Friday, March 12, 2010


Tod of Optimal Living puts things in perspective with his post titled Month Clock, in which he suggests keeping track of time in units of months in order to keep in front of consciousness one's goal orientation.

This is particularly insightful: "Projects go unfinished for months because we spend too much time using a shorter-term focus. We’re usually thinking in terms of what to get done today or what we’ll be doing next week. Being suddenly reminded that several months have passed since I did this or thought about that can be shocking, because a month is a fairly noticeable chunk of your life."

I have found myself especially prone to this. When it comes to crossing things off my to-do list I often opt for activities that would allow for me to get the greatest quantity, rather than most important, of things done. Back when I started a routine of self-initiated study nearly two years ago I had the bad habit of doing the activities I liked the most on my list first. Illogically, I had set the goal for myself to complete everything on my list everyday, which was based on exaggerated time estimates, and so started with what activities I favored the most and accidentally spent the day doing only one thing. The next day I would put the item back on my list, again hoping to complete the entirety of the list before the end of the day, and make the same mistake doing only one thing all day. I was spending too much time reading in comparison to writing, taking notes, doing book assignments, and so on. To remedy the problem I made a promise to keep finished activities crossed off my to-do list until I completed the other activities, and would not replenish the list until all had been completed. It worked wonderfully, but I have lapsed since then, so in writing this I remind myself.

More broadly, however, I've been neglected that which is the most important to my life or which has the most immediate importance. What Tod has said is true for me: I too often focus on short-term activities in neglect of the long-term, even life-long goals.

While doing my shopping I realized I need to get my priorities straight. I'm hardly slacking when it comes to being productive, but the problem is that I've been seriously neglecting the issue of hierarchy as it applies to my life. Case in point, employment. For several months now I have been concerned about how much longer I'll be able to live off my money (while dependent on somebody else for shelter, I in large part, if not entirely, buy my own groceries so I can adhere to my own nutritional standards) since I'm unemployed and in college. One of my semester goals is to find employment, but I've hardly been focusing on it; instead I've been focusing on reading, writing, and homework, subjects that seldom consume all my time.

Furthermore, being unemployed leaves me feeling immensely frustrated with my materialistic* values. I have desires for certain products, food items (pastured meat!), and the future capability of being able to live on my own, but right now I'm stagnating in that area. I'm not making any progress towards achieving those values.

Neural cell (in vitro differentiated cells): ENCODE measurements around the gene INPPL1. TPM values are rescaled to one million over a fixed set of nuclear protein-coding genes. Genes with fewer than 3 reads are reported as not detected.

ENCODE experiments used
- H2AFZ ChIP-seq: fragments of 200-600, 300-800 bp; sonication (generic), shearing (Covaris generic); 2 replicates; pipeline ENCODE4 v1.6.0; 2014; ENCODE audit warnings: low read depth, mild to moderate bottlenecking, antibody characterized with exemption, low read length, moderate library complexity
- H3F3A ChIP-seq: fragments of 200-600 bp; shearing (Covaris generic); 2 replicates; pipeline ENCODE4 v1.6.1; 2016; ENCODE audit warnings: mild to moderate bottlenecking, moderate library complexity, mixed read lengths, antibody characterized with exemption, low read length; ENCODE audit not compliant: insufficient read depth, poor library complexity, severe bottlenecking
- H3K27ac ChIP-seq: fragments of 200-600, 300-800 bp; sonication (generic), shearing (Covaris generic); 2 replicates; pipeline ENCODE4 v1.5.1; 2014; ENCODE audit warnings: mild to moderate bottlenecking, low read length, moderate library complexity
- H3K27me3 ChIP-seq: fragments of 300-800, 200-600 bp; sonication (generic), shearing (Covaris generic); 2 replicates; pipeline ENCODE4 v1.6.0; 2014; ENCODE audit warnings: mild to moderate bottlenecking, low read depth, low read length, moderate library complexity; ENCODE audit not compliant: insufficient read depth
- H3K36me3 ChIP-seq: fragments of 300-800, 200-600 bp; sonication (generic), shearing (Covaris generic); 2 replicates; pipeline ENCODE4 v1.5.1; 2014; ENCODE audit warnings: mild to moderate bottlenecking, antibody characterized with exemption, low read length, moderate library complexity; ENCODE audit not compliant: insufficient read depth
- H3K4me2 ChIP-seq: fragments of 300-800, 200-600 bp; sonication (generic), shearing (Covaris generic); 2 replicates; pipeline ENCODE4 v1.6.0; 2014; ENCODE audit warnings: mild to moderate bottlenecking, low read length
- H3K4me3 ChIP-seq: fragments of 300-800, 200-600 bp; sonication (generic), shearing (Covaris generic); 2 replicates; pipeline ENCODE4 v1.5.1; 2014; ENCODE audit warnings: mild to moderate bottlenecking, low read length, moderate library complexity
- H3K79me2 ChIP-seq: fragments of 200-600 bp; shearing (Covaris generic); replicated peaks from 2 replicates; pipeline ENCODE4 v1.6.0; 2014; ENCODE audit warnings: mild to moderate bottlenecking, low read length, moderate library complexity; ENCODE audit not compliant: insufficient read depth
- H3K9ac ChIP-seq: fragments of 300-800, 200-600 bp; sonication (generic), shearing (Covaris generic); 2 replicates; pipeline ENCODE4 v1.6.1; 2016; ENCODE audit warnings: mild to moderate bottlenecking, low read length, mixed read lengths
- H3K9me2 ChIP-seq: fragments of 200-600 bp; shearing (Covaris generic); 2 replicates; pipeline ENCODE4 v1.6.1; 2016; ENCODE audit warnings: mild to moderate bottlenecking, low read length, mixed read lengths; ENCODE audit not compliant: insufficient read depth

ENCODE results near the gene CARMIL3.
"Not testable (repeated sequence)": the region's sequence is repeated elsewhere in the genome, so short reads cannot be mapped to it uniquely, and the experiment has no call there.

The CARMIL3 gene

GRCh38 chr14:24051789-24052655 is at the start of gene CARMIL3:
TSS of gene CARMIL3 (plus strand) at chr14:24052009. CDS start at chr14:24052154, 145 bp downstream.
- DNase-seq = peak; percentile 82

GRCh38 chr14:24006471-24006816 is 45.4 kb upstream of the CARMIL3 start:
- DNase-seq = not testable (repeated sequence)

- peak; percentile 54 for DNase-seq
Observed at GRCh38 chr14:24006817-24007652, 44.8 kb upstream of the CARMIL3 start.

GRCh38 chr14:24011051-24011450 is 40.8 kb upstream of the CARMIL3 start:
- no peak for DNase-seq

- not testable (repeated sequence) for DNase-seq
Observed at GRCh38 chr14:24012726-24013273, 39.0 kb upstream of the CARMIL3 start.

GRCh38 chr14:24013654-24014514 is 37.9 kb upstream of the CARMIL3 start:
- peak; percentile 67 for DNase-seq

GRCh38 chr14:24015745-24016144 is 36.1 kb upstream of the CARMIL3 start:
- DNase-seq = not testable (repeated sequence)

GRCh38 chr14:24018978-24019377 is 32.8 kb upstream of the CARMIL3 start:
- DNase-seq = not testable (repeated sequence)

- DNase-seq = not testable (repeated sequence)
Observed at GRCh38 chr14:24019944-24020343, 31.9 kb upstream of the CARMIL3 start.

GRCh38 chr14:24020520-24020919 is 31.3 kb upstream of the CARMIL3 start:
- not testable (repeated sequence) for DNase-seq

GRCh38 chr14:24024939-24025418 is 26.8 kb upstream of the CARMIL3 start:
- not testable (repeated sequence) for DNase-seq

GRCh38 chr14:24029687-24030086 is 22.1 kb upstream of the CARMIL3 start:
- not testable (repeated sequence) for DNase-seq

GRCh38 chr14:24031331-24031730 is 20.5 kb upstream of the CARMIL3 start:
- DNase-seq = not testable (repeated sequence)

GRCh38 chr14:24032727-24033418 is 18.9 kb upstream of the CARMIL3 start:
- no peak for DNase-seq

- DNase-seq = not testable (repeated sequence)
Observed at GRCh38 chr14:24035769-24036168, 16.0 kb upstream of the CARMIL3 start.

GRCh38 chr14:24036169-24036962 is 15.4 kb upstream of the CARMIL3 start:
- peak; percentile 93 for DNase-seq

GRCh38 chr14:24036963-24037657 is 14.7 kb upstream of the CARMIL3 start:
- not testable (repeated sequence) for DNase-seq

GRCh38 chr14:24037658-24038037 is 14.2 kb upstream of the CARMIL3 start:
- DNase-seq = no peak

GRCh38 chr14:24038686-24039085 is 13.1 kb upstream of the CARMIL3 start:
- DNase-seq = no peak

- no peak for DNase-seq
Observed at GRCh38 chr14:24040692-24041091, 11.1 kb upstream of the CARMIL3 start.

*(As much as being "materialistic" is popularly viewed as a negative trait, the simple fact of the matter is that material is all that physically exists. To be "non-materialistic" is to literally be concerned with things that do not exist. I proudly consider myself concerned only with matters of this world.)

In the past several months I have done well to vastly improve my resume, and in the past few weeks I have adopted the practice of constructing cover letters (a neglected tactic) and maintaining a list of especially favored applications (so that I may keep in front of conscious constant checking up and refreshing applications when they expire), but still I haven't taken the initiative to be more active in my job hunt. I certainly shouldn't be contenting myself with only one or two jobs applied to per week. A particularly motivated person on my friends' list on Facebook has just gotten a job after searching for five months, and the public record of the quantity of his applications probably amounts to over a dozen each week.

As such, I need to downgrade some activities in favor of focusing on this one. I haven't given it an extreme amount of consideration yet, but I might, for instance, put off my personal reading in favor of dedicating my time to constructing cover letters and whatnot. More thinking needs to be done, but I must know to do it in this realm.

I don't think at this point I'll be able to achieve my goal of becoming employed by the end of the semester, but I'll surely try. As I mentioned in my post about my central purpose, since cooking is a developing value I'm focusing on the food industry, and in all honesty I can't see any fault to that strategy since I cannot imagine actually exhausting all the establishments I have around me. A while after writing the above post and I'm still getting surprised at seeing stretches of never-seen establishments in a part of a city I've never been to.

I'll keep track of my progress.

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